William P. Quinn

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William P. Quinn (5 March 1900–10 January 1978) was born in Inniskeen, County Monaghan, Ireland. He was the son of Thomas J. Quinn, the principal of the National School. He joined the Garda Síochána in December 1922 and holds the distinction of being the first recruit to rise through the ranks to the office of Commissioner.

Biography[edit]

He was educated at the Christian Brothers Dundalk. He joined the Ulster Bank in September 1916, leaving in 1918 to become a volunteer in the Irish Republican Army (IRA). He worked with O'Rourke's Mill and served with the Inniskeen company of the IRA. He was interned by the British in Ballykinlar, County Down in 1921. He served in the Gardaí from 1922 to 1967. He married Helena Walshe in June 1928 and they had five daughters and three sons. After his retirement he managed Bray Credit Union. He is buried in Bray, County Wicklow. He was the uncle of the engineer Peter Rice.[citation needed]

Career[edit]

His registration number was 2712 indicating that he was recruited in late November 1922. His early career was spent in the Waterford Division and he was promoted Sergeant on the first of December 1922. He served as clerk to the Chief Superintendent, Waterford Division, and on the first of September 1925, was promoted to the rank of Inspector.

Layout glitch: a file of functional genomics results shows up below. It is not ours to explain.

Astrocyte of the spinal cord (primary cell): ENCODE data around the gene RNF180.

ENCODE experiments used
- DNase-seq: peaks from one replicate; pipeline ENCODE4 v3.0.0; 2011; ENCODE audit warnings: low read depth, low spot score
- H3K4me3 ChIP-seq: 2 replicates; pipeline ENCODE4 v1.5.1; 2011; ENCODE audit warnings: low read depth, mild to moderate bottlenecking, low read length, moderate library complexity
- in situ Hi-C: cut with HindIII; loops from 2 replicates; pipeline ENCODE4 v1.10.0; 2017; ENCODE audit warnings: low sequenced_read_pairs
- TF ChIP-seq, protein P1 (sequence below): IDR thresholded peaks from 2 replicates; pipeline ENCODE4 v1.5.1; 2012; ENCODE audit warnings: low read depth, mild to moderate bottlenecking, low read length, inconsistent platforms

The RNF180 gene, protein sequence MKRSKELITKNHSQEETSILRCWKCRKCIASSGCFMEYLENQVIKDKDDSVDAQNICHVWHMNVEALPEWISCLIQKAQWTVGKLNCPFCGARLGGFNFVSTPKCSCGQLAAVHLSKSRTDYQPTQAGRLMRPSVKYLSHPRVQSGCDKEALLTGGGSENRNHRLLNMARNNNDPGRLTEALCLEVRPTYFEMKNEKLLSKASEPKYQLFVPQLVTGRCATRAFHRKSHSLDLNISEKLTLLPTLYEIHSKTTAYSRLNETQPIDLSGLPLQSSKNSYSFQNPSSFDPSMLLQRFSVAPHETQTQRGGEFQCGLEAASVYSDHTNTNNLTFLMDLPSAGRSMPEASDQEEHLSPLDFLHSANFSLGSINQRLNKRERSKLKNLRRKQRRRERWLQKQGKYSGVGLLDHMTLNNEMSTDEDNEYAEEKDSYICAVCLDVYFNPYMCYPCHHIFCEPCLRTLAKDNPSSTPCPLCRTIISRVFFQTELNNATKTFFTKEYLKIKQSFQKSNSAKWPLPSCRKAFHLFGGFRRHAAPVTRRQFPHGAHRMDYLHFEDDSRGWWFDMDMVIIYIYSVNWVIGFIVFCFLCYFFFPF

On 26 March I927 he was promoted to Superintendent. He served in Cahirciveen (County Kerry), Bruff (County Limerick), and in County Wexford. On the first of Juner 1934 he was promoted to Chief Superintendent and took charge of the Tipperary Division, with its headquarters in Thurles. It was here that his lifelong friendship with Dan Breen began. In 1937 he became Divisional Officer of the Dublin/Wicklow Division.

In 1959 he was promoted to the rank of Assistant Commissioner at Dublin Castle, taking charge of the Dublin Metropolitan Division (DMD). On appointment as Deputy Commissioner (1962) he was given responsibility for Crime Branch, Garda H.Q. In February 1965 he was appointed Commissioner to succeed Daniel Costigan. He introduced one-way traffic on Dublin streets in 1966.[1] He retired on 4 March 1967. He was the first Commissioner to rise through the ranks, a precedent followed by all subsequent Commissioners.

On 25 September 1968 he was appointed a member of the Conroy Commission – established to report on conditions of service of members of the Garda Síochána.[2]

References[edit]